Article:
Brief Overview of Lipid Digestion, Absorption, and Metabolism

While lipases are commonly used as disease biomarkers, they play critical roles in the digestion of dietary fats among other physiologic roles. The most abundant dietary fats are neutral fats, also known as triglycerides. Each molecule of triglyceride is composed of a glycerol backbone with 3 fatty acid side-chains (Figure 1). Other than triglycerides, small amounts of phospholipids and cholesterol esters are also present in the diet. Depending on the species, lipid digestion begins in the mouth or stomach through its mechanical and enzymatic function.8 In dogs and cats, lipid digestion begins in the stomach through the action of gastric lipase.8,9 Gastric peristalsis breaks dietary lipid into small droplets and mixes it with other macronutrients and gastric lipase. Approximately 25% of ingested triglycerides are hydrolyzed by gastric lipase.8,10 This digestion is further completed in the small intestines by pancreatic enzymes.10 Emulsification, which is crucial for lipid digestion, is achieved by mixing dietary fat with bile salts, which are secreted into the lumen of the duodenum. Emulsification enhances lipid digestion by producing micelles, which are small droplets of lipid dispersed in an aqueous matrix, thus increasing surface area for the hydrolytic action of pancreatic enzymes. Dietary fat is hydrolyzed by various pancreatic enzymes, which will be detailed in later sections of this review. Pancreatic enzymes hydrolyze dietary fat (eg, triglycerides, cholesterol esters, and phospholipids) to lipolysis products, such as monoglycerides, cholesterol, and free fatty acids, that are then being solubilized and transported in micelles that are readily absorbed by enterocytes.11 Within the enterocytes, lipid digestive products are re-esterified with fatty acids to form triglycerides, cholesterol esters, and phospholipids.11 Inside the enterocytes, these lipids are packaged into chylomicrons.11 A chylomicron is a large packet of lipid containing triglycerides and cholesterol ester in its core, with phospholipids and apolipoproteins on the outside. Each chylomicron is assembled within secretory vesicles of the Golgi apparatus and then migrates to the basolateral membrane of the enterocyte.11 This allows for exocytosis of chylomicrons that then will enter the lymphatic capillaries by moving in between endothelial cells that line the lacteals. Chylomicrons travel through the lymphatic circulations and empty into the circulatory system via the thoracic duct.11 Lipid metabolism within the circulatory system is then carried out predominantly by hepatic lipase, lipoprotein lipase, and endothelial lipase. A complete overview on lipid metabolism is beyond the scope of this article, and readers are encouraged to refer to readily available resources for a more comprehensive discussion on this topic.12,13 The role that various lipases play in both physiologic and pathologic states is an important consideration when determining the impact of these lipases on various lipase assays. These lipases are further discussed below.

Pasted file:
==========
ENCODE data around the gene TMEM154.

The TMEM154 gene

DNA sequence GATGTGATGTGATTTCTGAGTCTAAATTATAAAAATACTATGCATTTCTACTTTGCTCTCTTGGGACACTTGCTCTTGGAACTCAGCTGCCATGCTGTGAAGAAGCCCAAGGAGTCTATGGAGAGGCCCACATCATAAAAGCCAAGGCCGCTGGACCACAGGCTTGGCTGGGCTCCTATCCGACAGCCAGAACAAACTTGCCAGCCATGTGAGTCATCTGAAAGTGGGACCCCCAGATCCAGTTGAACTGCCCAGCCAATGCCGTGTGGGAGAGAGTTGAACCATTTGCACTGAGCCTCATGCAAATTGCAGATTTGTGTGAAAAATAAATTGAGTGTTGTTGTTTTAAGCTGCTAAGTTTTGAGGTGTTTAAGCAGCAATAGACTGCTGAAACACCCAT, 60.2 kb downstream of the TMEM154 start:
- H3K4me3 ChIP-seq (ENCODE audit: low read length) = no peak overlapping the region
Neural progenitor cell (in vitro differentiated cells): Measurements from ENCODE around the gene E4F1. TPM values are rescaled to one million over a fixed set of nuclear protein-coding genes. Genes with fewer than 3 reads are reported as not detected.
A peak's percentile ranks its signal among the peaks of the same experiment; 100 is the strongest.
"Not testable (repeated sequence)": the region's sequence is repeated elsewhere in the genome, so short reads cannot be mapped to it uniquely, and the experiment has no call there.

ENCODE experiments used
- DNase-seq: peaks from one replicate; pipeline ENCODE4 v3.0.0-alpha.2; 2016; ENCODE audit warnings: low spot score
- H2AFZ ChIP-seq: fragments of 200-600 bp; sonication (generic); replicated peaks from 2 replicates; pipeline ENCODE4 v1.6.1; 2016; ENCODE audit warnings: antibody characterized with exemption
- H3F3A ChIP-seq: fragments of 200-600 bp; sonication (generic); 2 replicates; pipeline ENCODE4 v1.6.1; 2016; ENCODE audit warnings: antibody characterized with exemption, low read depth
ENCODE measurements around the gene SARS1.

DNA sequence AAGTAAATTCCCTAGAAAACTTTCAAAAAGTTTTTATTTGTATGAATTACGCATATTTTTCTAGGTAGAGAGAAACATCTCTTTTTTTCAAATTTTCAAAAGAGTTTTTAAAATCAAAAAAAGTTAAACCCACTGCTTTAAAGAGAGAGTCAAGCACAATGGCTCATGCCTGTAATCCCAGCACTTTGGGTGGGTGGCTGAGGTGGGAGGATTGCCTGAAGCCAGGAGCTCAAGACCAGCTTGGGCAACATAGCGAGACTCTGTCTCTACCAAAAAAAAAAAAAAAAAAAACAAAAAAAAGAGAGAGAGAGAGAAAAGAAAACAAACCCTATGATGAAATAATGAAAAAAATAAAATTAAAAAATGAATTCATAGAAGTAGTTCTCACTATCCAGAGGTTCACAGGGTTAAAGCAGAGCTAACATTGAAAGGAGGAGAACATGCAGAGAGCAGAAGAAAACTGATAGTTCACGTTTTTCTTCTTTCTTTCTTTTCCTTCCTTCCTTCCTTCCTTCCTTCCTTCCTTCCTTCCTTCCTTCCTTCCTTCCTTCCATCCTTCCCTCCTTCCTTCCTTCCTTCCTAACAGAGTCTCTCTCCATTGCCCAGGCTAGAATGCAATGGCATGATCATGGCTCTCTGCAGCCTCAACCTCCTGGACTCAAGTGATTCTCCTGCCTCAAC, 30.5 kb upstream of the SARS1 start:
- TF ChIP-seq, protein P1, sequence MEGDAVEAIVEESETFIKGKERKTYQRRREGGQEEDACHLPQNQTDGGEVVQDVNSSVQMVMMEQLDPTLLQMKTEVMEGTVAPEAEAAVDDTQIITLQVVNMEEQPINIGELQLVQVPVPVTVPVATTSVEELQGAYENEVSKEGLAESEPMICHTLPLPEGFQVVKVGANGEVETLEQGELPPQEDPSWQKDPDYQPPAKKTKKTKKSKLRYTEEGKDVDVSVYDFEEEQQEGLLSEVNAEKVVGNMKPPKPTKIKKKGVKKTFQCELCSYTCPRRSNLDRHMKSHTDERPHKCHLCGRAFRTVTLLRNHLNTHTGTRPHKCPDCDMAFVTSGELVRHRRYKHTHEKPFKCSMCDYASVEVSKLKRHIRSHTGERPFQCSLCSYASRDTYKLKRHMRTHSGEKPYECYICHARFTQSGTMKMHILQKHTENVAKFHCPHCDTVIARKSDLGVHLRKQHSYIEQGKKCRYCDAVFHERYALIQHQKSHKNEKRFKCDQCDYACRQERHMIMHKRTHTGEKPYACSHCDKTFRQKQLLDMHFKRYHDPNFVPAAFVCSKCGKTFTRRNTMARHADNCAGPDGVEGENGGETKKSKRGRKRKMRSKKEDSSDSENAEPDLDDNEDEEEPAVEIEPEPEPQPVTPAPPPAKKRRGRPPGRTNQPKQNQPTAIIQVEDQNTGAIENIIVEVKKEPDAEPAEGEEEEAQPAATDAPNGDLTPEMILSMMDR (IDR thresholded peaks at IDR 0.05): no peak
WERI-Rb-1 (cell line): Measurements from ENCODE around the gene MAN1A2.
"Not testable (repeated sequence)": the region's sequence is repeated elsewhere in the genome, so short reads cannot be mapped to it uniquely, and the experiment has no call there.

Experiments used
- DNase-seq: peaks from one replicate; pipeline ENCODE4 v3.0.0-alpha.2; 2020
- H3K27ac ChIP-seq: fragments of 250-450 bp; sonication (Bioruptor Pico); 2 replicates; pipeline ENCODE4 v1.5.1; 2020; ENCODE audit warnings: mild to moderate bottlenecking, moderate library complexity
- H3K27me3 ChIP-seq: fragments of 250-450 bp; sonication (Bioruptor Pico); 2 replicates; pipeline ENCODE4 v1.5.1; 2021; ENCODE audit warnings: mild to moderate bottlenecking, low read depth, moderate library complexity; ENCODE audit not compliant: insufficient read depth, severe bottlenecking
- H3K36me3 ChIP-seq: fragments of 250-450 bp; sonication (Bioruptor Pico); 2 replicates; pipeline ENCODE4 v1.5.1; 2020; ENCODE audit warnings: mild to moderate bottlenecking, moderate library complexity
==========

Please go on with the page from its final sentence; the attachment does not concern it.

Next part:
Lipases Important for Digestion and Metabolism of Lipids

Pancreatic lipase gene family

The pancreatic lipase gene family is the largest and, arguably, the most important family of lipases in veterinary medicine. Pancreatic lipase was discovered by the French physiologist Claude Bernard in 1848 and was the first mammalian lipase of its gene family to be identified. The partial primary sequence of pancreatic lipase (porcine) was first reported in 1973 and completed in 1981. Hepatic (rat) and lipoprotein lipases (bovine) were discovered later and added to this gene family. Subsequently, pancreatic lipase-related proteins 1 (PLRP1; human) and 2 (PLRP2; human), endothelial lipase (mice), and phosphatidylserine phospholipase A1 (rat and human) were identified and the gene family was expanded further.1417

These mammalian and invertebrate lipases are grouped in the pancreatic lipase gene family because of the homology in their amino acid sequence and gene organization (Figure 2). Within this gene family, PLRP1 and PLRP2 are most closely related to classical pancreatic lipase. They share 68% and 65% amino acid homology with pancreatic lipase, respectively.14 Comparison of the intron-exon organization of genes encoding hepatic, lipoprotein, and pancreatic lipases shows that hepatic and lipoprotein lipases are more closely related to each other than to pancreatic lipase.5 However, they still share 30% amino acid homology with pancreatic lipase.5 Endothelial lipase is more closely related to lipoprotein lipase than to hepatic lipase.16 Phosphatidylserine phospholipase A1 diverged earlier from pancreatic lipase and lipoprotein lipase and thus shows less homology.16 In addition to their similarity of the primary amino acid sequence, most lipases of this gene family share a common 3-dimensional structure comprising of 2 domains (the N-terminal and C-terminal domains), a catalytic triad, and a lid structure covering this catalytic triad.3 Lipases have 2 crucial functions: substrate binding and substrate hydrolysis. Lipase structure is closely related to its function. Therefore, knowing the 3-dimensional structure of a lipase helps us understand its function and substrate selectivity. These structures will be discussed using pancreatic lipase as a general model with notable similarities and differences between members of the gene family highlighted along the way.